Nonetheless, In the time since 2000, multiple recall efforts have been made against both prominent and not-so prominent politicians. A recall movement in 2001 in Arizona put Sen. John McCain on the spot for his opposition to the Bush administration's domestic policies - most notably his $10 trillion dollar tax cut. While that movement fizzled (McCain was subsequently reelected in 2004 with over 70% of the vote), another recall effort in California was engineered by a sitting US Congressman, Darrell Issa, a Republican.

Issa argued that then-Gov. Gray Davis (D) had misled the voters about the state's financial situation during an election year. Davis defeated Republican Bill Simon without too much trouble. However, Issa (who actually I've found to have a little more respect for since the recall), thought it was necessary to remove Davis immediately. We all know what happened afterwards, - Governator Schwarzenegger.

In the time since, many politicians (especially here in Michigan) have come under attack for votes they have cast. Legal votes for new taxes has been the most prevalent.

While Tlaib isn't being singled out for tax increases, her support for transferring Cobo Hall to a regional authority and opposition to Moroun's bridge does not make her a corrupted politician. Adolph Mongo disagrees. He argues that she won't listen to constituents who support the new bridge. Even if true, that still is not a crime. There may be political consequences for ignoring constituents, but you can't take Mongo's word at face value, either.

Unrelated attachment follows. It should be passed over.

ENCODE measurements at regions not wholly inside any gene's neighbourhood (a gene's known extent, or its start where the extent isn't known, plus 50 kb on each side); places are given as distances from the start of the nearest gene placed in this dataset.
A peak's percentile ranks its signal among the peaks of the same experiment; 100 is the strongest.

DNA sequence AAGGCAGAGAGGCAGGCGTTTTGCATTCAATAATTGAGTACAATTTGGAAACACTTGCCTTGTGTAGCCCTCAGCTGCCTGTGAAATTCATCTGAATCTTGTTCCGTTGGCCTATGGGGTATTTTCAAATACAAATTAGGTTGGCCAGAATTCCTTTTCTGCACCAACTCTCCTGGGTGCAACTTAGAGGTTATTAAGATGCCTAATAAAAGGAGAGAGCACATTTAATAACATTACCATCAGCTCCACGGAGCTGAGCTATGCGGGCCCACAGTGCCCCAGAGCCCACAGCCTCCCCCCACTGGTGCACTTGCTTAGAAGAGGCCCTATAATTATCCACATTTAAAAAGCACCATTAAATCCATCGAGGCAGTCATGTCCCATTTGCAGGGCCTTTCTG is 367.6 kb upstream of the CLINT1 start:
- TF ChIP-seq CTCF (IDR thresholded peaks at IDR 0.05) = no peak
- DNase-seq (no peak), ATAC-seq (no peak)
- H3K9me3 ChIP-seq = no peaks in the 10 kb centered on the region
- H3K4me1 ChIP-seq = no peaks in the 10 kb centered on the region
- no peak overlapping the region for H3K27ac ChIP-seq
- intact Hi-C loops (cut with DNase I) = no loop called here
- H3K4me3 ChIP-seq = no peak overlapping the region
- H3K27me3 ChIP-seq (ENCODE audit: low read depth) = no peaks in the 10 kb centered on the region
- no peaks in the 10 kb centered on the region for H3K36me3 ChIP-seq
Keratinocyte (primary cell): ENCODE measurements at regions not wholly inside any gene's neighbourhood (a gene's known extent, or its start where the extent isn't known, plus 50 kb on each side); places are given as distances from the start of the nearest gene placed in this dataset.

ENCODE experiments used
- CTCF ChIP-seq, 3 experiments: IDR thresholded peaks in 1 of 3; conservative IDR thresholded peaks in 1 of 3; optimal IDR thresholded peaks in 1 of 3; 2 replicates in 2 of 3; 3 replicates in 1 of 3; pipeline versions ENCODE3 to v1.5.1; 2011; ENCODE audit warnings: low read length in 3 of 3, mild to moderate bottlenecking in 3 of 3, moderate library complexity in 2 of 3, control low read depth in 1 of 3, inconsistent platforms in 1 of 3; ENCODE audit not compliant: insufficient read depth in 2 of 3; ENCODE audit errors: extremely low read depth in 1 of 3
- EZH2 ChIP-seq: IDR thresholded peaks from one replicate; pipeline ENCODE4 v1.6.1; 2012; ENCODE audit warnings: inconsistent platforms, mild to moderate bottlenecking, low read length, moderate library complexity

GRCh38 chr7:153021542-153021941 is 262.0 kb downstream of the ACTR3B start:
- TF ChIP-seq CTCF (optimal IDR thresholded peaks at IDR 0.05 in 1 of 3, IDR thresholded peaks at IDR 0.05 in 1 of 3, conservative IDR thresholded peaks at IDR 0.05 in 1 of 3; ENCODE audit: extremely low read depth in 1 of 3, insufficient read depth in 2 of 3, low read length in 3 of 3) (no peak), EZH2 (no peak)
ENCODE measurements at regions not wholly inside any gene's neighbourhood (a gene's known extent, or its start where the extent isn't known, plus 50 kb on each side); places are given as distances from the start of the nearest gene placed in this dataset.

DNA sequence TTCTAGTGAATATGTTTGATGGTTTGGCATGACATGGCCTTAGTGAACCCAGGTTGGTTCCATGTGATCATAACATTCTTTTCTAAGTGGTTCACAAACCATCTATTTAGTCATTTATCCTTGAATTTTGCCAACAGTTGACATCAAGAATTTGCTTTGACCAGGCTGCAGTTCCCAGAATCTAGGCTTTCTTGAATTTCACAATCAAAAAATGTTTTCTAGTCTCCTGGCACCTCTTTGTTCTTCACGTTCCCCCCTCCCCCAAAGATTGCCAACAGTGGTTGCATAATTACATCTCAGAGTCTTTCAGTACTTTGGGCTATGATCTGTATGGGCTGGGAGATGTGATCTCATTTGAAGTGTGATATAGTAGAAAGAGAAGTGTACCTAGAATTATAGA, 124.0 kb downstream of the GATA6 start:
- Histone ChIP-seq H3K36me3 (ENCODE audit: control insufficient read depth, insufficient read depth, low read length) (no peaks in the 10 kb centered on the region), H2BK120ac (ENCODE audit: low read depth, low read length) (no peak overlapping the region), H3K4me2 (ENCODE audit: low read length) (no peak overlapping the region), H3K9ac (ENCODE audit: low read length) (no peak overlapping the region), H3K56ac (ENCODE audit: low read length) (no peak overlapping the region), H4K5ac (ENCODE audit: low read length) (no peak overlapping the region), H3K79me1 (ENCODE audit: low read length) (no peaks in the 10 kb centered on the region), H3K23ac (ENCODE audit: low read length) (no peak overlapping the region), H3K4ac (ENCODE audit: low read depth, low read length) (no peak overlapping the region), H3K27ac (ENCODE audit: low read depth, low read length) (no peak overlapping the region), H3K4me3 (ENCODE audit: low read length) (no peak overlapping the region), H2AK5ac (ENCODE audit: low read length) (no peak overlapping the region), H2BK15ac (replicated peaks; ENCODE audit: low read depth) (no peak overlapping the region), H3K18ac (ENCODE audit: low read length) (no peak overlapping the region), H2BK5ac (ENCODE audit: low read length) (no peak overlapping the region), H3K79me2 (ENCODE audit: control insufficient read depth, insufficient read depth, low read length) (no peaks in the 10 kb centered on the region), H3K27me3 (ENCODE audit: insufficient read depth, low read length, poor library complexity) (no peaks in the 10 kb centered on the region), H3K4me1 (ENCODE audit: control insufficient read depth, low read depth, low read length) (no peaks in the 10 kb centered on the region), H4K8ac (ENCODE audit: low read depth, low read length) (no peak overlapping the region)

What is obvious is that recall efforts are expensive. With the state and municipalities going for broke, these recall efforts do no one any favor. Moroun and Mongo want to be on the up-and-up with the people of Detroit, they should face her head on. None of these proxy wars by citizens they've recruited to recall her.

To do so otherwise, only makes them look like cowards.




Monday, August 24, 2009

I've Lost All Respect for Sarah Palin

I know it's late in the game, but I'll throw my two cents in anyway. I had been willing to give Palin a fair look. Even after most liberals had already thrown her to the wolves before they knew anything about her. I was even critical of the scrutiny she received for lacking knowledge of foreign policy because governors don't have much time to pay attention to complex foreign matters.

But after rambling incoherently on non-existent "Death Panels," I felt it's time to abandon her once and for all.

It's okay to oppose President Obama's proposals for health care reform, it's another to use the most extreme language to stir up opposition to it.

I'm still not sold on Obama, nor am I supporting a single-payer health care system, but I do support the public option and have supported such an idea for ten years. For once, I feel as though I was ahead of the curve.

Just a few thoughts...

Thoughts on the Lions since last December

Last time I commented on my beloved, err, lowly Detroit Lions, they were on the verge of 0-16. Since they accomplished that feat of ignominy, I have mostly been too aggravated to post anything since there are dozens of things I need to get off my chest.